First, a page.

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Expanding Long-term Care Choices for the Elderly

Linking Process & Outcomes


Sheryl Itkin Zimmerman, Ph.D., Co-Director and Senior Research Fellow, Program on Aging, Disablement and Long-term Care, Cecil G. Sheps Center for Health Services Research, University of North Carolina at Chapel Hill, NC.

Connie Barrows, Senior Evaluator, Health Finance and Public Health Division, U.S. General Accounting Office, Washington, DC.

The Collaborative Studies of Long-term Care looked at the experiences of more than 2,800 randomly chosen individuals living in 233 long-term care (LTC) facilities in Florida, Maryland, New Jersey, and North Carolina in 1997-1998. They compared nursing facilities (NFs) with three types of residential care/assisted living facilities (RC/ALFs), including:

  • Small facilities (having fewer than 16 beds).
  • Traditional facilities with 16 or more beds.
  • New model facilities with 16 or more beds (built after January 1, 1987, with two or more private-pay monthly rates, at least 20 percent of residents requiring transfer assistance, at least 25 percent of residents incontinent daily, and/or a registered nurse [RN] or licensed practical nurse [LPN] on duty at all times).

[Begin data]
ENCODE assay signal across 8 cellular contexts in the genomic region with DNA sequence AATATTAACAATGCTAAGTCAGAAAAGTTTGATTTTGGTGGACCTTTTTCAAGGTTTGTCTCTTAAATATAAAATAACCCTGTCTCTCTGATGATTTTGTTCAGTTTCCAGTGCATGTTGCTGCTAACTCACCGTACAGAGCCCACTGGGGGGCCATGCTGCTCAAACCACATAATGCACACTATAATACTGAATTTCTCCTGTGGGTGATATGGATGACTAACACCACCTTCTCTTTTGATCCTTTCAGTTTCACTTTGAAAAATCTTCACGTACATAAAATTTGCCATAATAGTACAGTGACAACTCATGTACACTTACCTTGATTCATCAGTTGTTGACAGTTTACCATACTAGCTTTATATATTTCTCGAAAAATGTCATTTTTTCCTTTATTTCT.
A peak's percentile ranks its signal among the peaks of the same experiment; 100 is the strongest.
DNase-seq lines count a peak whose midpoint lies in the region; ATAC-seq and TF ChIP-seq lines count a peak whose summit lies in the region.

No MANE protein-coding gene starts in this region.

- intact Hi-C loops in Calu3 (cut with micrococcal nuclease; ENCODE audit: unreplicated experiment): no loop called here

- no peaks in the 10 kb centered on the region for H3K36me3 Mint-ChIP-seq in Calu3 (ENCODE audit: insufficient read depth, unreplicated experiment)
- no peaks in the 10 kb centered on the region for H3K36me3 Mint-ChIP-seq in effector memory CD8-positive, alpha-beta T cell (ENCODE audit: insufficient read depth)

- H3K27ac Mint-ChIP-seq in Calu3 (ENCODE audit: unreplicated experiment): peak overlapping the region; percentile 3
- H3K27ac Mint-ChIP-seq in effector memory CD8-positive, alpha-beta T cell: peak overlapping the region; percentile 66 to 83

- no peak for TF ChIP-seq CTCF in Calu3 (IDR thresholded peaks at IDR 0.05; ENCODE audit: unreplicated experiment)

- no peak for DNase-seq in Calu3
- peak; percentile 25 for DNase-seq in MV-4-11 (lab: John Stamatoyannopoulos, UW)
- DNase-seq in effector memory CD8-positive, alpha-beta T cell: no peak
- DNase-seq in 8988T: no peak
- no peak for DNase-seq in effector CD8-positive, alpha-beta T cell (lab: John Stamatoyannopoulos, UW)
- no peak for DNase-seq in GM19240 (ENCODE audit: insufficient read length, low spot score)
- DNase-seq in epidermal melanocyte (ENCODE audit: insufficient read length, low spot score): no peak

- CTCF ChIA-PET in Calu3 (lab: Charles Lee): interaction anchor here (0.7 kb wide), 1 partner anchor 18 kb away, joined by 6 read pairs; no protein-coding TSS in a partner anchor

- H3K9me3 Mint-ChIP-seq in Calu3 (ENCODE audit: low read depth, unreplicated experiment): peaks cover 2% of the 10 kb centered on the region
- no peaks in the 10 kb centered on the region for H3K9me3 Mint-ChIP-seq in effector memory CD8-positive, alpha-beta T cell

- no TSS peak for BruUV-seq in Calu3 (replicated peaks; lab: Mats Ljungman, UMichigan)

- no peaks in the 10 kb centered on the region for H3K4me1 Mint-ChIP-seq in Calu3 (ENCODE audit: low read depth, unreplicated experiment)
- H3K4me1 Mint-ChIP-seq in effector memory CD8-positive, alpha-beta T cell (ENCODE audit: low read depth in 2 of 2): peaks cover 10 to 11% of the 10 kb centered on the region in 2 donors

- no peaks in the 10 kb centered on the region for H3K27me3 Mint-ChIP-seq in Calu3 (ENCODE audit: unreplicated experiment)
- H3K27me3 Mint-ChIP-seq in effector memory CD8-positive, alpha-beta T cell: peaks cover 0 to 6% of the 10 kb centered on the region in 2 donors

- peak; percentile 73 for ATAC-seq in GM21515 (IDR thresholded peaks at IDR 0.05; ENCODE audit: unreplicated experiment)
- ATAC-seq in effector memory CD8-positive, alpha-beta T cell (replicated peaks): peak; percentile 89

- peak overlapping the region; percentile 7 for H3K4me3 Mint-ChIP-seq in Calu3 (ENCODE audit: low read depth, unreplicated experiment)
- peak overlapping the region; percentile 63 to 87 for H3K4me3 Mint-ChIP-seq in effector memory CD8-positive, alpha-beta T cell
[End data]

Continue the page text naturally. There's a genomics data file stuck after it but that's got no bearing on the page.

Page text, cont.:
The studies found a wide range of RC/ALFs, in terms of facility architecture, interiors, and administrative systems. Comparing across models, the studies found the following:

  • Residents: Small facilities tend to care for people needing assistance in a greater number of ADLs (2.5 on average); traditional 16+ facilities tend to care for people needing the least help (an average of 1.4 ADLs). Small facilities are also the most likely to care for people with dementia. Dr. Zimmerman noted that small facilities meet the needs of a needy population and that State policymakers should take this into account in developing regulations.